I will probably buy the Dynamo 800X, which has a slightly lower input impedance (8.3K ohms), but I think it will be compatible, too, with the Aleph amps.

tortugaranger

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Re: Adding a subwoofer, how to calculate impedance?
« Reply #4 on: 10 Jul 2019, 09:02 pm »
Didn't want to buy a $1,000 subwoofer setup, only to discover that I must also add a buffer, so I have been putting off any purchase.  Then a few days ago, I picked up a ML Dynamo 300 sub for cheap, mostly to see how it's low input impedance (10K ohms, same as my Aleph 2 amps) would work with the amps/Martin Logan electrostatic speakers.  Much to my surprise, the Dynamo sub and Aleph amps work very well with the Tortuga - I don't detect any negative change with the sub in the system.  To make sure, I turned on the sub, but set the volume to "0" and had a listen.  Then I disconnected the sub and had a listen - no change, so the sub's low impedance is not affecting the SQ of the Aleph/Martin Logan setup.  With the sub turned on, there's not much difference in the bottom end, but that was expected as the sub has an 8" woofer, as do my speakers. 

 I will probably buy the Dynamo 800X, which has a slightly lower input impedance (8.3K ohms), but I think it will be compatible, too, with the Aleph amps.


That strongly suggests your source can handle the lower impedance load without any noticeable drop off in performance. The proof is in the pudding as it were.

goofytwoshoes

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Re: Adding a subwoofer, how to calculate impedance?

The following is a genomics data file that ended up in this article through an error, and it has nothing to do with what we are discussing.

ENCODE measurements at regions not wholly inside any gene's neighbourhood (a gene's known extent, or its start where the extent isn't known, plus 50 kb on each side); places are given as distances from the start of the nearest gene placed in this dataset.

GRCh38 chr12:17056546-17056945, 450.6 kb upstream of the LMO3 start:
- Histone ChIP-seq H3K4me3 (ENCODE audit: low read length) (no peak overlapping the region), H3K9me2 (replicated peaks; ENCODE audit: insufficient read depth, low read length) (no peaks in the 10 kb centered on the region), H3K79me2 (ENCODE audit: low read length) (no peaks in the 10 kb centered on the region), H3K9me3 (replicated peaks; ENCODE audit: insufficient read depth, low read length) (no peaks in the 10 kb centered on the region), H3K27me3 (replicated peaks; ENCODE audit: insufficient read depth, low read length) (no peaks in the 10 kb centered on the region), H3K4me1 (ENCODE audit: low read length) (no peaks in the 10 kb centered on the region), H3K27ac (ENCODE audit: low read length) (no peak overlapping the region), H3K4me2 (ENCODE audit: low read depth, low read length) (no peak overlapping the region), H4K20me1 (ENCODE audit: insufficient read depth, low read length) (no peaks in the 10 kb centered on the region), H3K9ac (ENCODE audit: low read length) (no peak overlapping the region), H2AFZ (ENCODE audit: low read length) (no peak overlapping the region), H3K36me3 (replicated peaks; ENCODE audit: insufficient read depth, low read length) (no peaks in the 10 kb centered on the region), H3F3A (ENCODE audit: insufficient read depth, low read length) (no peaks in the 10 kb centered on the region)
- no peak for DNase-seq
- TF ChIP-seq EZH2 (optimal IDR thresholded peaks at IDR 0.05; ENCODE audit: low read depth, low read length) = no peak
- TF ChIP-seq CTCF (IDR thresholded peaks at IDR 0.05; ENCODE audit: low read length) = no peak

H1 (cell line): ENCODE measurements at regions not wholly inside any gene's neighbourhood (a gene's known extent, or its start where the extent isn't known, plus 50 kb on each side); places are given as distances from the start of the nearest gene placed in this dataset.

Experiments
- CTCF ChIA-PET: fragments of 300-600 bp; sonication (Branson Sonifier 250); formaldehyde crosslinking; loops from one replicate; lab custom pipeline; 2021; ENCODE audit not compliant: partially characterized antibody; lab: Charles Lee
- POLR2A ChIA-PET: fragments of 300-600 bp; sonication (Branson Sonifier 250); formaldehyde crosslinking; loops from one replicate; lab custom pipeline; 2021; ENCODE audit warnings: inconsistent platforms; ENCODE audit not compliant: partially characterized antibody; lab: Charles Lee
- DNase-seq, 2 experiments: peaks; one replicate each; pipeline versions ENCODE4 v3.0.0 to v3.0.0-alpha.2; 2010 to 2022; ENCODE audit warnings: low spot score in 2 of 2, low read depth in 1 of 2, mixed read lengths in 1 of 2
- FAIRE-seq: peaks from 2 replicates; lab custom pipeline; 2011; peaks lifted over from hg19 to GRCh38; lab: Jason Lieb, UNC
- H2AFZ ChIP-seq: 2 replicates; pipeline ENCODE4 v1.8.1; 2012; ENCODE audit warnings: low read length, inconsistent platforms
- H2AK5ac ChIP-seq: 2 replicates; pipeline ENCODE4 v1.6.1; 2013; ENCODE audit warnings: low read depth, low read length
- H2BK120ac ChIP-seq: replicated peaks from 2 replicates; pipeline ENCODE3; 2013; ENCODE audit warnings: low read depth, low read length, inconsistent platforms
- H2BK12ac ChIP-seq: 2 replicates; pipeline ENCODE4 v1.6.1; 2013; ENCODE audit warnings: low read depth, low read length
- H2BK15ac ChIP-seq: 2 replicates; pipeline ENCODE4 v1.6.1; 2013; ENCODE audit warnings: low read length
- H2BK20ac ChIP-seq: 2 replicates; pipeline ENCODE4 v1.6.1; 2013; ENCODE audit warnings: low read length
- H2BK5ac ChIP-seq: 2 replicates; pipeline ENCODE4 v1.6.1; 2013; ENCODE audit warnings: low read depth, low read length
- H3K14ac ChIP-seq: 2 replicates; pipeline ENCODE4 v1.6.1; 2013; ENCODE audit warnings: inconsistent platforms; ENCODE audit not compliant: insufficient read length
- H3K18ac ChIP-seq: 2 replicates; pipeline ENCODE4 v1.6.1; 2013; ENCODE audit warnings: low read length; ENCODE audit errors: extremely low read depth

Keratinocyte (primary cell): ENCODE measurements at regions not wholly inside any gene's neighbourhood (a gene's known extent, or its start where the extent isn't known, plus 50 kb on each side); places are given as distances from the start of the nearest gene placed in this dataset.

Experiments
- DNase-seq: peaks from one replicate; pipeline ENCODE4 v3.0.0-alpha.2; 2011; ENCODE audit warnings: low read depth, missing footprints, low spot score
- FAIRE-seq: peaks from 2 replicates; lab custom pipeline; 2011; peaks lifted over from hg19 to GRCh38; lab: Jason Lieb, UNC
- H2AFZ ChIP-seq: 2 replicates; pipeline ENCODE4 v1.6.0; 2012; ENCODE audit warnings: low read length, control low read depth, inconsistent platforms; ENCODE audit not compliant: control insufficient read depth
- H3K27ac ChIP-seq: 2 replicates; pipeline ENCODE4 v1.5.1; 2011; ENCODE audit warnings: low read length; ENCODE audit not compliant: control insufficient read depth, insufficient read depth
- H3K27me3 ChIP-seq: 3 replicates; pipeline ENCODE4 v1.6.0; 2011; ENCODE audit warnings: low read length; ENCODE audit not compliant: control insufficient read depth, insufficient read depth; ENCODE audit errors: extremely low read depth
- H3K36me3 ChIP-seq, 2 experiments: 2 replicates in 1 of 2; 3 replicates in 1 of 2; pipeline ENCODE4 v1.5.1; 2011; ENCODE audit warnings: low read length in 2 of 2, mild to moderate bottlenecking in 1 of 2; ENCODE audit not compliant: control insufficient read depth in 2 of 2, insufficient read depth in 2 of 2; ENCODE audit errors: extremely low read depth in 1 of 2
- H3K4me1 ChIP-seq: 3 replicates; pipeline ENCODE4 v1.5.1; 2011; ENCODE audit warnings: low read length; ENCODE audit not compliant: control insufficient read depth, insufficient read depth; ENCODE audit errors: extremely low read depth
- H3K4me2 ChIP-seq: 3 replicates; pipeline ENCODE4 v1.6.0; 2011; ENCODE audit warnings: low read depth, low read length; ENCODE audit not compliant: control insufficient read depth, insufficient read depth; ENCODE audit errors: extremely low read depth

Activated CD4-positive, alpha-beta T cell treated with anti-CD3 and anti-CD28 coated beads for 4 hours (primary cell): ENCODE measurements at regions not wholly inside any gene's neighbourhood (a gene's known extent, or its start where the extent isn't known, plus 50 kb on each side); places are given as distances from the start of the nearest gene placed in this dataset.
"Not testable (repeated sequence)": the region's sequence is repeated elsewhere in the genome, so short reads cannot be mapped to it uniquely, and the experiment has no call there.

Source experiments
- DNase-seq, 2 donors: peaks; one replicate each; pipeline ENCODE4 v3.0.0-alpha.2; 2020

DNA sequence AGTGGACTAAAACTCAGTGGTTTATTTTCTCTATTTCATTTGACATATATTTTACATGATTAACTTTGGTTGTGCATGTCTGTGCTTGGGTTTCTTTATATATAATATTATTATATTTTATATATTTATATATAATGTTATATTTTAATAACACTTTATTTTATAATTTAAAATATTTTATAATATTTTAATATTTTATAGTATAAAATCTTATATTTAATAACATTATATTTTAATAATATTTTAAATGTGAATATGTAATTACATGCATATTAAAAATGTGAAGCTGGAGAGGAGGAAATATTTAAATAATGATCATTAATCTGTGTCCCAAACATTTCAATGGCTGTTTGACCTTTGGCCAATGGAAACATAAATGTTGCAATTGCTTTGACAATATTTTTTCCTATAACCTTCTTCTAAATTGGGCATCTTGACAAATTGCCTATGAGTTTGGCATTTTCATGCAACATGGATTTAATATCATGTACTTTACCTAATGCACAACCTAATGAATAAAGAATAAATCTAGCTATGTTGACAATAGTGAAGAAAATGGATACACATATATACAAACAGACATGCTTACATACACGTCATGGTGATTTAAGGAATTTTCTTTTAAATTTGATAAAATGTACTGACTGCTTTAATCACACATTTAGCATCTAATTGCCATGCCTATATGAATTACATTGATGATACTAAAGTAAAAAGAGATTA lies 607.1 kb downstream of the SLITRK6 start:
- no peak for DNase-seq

« Reply #5 on: 14 Nov 2019, 10:28 pm »
I ended up getting a Dynamo 800X sub, with wireless kit and Perfect Bass Kit.  First tried it with the First Watt F5 amp.  The Martin Logan wireless transmitter has an input impedance of 5.5k ohms.  This proved to be too low with the F5 - I lost too much volume no matter what impedance value was chosen on the Tortuga.  Found a good deal on an iFi iTube Buffer/Preamp, and connected it between the Tortuga and the wireless transmitter (in buffer-only mode).  The iFi's input impedance in buffer mode is 1M ohms. No more issues with low volume!  After enjoying this for a month, I substituted Pass Labs Aleph 2 monoblocks for the F5.  Even with their low input impedance (10K ohms), they worked well with the buffer.

The 800X sub (10" woofer) fills in the bass nicely, although the Source electrostats have pretty decent bass (for my taste).  As a senior, I am very aware that my living arrangements could go all to hell (in an instant) if I suffer a serious health issue.  If I no longer have a room large enough for the floor standing speakers, I will need good stand-mount monitors.  To that end, I also have a pair of ML Motion 4 speakers (borrowed) and have listened to them with the sub for a few weeks so far.  This is where the sub really completes the system.  The Motion 4 speakers roll off below 70 Hz, and the sub does an excellent job of filling in the low bass.  This setup sounds amazingly close in SQ to the Source electrostats, and I could easily live with it if need be.

As a subsidiary of Paradigm/Anthem, Martin Logan's latest line of subwoofers has benefitted from the Anthem ARC Genesis room control software.  In conjunction with the Perfect Bass Kit, setup of the 800X is far easier and far quicker than previous ML subs.  Also, their Subwoofer Control  App (installed on my android tablet) is the perfect companion - I can change settings from my listening position which allows instant comparison.  My son says that any quality home theatre receiver has similar bass management features.  However, it sure is nice to have the Anthem/ML two-channel setup option.